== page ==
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Fish Farmer - - News -

A PRO­JECT to eval­u­ate the con­trol of sea lice in salmon farms has been an­nounced in New­found­land, Canada, the St Johns Tele­gram re­ported.

Re­searchers will use a $358,000 in­vest­ment from the pro­vin­cial gov­ern­ment to sup­port the growth of the in­dus­try in the Coast of Bays.

Through the re­search pro­ject, al­ter­na­tive meth­ods for sea lice re­moval at sites us­ing cleaner fish, specif­i­cally con­ners and lump­fish, which are na­tive to the province’s coastal wa­ters, will be eval­u­ated.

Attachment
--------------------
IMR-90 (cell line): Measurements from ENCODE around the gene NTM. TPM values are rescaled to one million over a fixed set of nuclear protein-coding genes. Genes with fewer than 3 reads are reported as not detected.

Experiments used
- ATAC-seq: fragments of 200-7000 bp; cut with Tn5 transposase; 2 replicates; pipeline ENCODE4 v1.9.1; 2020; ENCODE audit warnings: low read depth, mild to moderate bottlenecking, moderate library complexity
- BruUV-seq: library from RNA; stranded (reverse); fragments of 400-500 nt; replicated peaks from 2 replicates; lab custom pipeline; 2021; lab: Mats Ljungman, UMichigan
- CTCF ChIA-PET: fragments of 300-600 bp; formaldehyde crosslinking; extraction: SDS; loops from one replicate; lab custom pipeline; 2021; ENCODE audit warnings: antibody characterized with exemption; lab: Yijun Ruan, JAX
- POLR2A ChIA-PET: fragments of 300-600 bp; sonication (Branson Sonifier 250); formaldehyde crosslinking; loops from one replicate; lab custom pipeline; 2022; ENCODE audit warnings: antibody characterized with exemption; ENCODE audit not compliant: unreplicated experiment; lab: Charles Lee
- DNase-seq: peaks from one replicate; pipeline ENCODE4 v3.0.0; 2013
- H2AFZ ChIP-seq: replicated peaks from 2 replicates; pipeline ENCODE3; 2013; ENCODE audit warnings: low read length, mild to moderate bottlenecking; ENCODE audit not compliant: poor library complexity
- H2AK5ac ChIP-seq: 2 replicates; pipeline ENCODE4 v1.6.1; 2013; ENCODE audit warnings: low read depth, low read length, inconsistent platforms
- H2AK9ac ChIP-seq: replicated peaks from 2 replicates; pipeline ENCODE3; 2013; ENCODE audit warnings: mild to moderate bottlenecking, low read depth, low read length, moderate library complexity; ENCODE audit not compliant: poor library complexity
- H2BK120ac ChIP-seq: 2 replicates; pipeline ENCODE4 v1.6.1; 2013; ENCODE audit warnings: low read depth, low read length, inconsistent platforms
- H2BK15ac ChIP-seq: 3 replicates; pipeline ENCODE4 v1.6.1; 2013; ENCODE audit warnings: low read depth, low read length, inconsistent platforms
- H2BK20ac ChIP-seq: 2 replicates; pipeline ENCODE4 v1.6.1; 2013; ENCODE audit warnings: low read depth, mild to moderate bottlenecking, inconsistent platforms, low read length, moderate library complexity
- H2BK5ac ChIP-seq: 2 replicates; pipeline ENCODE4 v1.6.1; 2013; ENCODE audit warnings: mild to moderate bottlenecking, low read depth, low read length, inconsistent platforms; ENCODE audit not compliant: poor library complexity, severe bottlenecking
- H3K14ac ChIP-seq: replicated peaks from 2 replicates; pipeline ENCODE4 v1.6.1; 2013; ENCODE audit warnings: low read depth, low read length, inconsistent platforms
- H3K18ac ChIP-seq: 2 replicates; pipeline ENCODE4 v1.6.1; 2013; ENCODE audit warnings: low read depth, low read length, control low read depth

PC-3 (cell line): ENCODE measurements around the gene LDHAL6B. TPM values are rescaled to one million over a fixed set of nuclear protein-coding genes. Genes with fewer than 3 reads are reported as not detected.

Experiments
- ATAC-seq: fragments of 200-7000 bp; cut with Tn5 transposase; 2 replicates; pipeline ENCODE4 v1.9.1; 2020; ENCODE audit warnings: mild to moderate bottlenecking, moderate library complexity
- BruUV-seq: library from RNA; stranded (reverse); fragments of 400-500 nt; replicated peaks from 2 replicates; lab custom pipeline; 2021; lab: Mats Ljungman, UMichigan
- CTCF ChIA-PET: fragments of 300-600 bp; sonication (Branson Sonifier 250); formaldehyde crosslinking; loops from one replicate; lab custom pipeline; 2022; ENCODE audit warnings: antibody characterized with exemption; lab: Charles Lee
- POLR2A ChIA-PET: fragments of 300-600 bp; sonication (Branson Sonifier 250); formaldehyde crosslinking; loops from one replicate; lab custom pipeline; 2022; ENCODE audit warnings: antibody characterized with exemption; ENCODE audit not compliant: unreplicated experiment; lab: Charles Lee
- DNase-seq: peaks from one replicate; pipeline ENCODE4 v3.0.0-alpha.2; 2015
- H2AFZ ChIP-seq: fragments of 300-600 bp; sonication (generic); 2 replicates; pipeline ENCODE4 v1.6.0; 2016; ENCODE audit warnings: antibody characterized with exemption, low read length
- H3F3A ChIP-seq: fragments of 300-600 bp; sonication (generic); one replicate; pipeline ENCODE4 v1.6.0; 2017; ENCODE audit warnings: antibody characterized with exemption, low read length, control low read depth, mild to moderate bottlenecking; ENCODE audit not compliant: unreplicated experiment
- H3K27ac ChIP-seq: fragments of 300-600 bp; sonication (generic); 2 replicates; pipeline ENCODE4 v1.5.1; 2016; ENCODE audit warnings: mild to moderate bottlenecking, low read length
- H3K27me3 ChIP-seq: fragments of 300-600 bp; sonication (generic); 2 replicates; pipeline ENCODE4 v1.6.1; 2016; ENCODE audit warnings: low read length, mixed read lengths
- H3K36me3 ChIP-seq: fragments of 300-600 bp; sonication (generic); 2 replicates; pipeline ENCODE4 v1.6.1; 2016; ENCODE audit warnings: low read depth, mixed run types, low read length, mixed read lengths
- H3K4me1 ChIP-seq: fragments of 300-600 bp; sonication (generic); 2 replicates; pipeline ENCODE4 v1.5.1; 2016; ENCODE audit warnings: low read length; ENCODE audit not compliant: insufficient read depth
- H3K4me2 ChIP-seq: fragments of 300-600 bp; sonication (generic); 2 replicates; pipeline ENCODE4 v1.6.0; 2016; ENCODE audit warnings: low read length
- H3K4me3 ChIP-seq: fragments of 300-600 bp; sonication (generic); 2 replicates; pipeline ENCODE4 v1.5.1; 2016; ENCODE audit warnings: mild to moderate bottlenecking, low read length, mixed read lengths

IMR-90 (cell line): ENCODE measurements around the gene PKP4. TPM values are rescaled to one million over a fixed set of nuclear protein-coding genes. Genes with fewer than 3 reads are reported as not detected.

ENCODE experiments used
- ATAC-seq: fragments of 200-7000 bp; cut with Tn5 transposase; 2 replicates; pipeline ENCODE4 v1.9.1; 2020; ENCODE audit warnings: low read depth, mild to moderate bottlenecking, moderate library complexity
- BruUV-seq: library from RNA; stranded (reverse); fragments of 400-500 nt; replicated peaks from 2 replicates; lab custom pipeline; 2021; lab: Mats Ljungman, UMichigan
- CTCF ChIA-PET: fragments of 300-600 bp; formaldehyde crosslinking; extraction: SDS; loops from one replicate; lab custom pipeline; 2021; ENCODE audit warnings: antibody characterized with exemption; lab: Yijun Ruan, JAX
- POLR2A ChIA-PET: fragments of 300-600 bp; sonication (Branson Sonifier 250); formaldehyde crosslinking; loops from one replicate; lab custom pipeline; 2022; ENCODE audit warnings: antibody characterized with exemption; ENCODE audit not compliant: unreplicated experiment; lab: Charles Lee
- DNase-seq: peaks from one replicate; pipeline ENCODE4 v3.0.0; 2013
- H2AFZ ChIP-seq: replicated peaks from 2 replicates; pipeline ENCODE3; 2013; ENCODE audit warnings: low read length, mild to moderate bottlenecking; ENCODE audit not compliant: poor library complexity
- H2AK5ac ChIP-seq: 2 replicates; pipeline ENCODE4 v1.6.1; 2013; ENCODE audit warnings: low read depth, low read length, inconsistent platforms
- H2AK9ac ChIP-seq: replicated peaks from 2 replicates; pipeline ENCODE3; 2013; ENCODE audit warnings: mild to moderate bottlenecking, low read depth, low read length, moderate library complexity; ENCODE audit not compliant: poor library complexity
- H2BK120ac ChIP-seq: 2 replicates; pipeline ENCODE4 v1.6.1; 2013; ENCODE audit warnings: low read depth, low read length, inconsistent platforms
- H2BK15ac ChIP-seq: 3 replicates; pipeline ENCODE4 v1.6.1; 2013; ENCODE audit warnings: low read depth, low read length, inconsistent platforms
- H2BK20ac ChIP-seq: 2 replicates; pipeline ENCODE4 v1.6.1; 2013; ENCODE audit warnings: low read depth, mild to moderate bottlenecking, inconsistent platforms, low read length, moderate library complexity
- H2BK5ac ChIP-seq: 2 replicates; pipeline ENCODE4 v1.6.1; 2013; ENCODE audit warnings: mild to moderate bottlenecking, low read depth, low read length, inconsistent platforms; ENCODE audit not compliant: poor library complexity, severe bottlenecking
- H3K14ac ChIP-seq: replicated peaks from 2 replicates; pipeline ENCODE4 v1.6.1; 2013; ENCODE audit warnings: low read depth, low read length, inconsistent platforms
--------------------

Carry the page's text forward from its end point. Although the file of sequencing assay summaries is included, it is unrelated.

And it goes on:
‘Re­search and de­vel­op­ment is a key build­ing block of the aqua­cul­ture sec­tor,’ said fish­eries min­is­ter Darin King. ‘Build­ing on the strong col­lab­o­ra­tive re­la­tion­ships among aca­demic re­searchers, busi­ness and gov­ern­ment, this pro­ject will en­hance ca­pac­ity in our province and help salmon farm­ers over­come the fish health chal­lenges posed by sea lice.’

The pro­ject in­volves in­dus­try col­lab­ora- tion with Cold Ocean Salmon, a sub­sidiary of Cooke Aqua­cul­ture, which op­er­ates a fa­cil­ity in St Al­ban’s, where re­search will take place.

It in­volves a largescale field trial us­ing cul­tured cleaner fish in a sea cage val­i­da­tion trial to test the ef­fec­tive re­moval of sea lice from farmed salmon.

‘Fish health and wel­fare is a top pri­or­ity for us at Cold Ocean Salmon,’ said Sheldon Ge­orge, the com­pany’s New­found­land and Labrador pro­duc­tion man­ager.

Above: StuTy into sea lice re­moval

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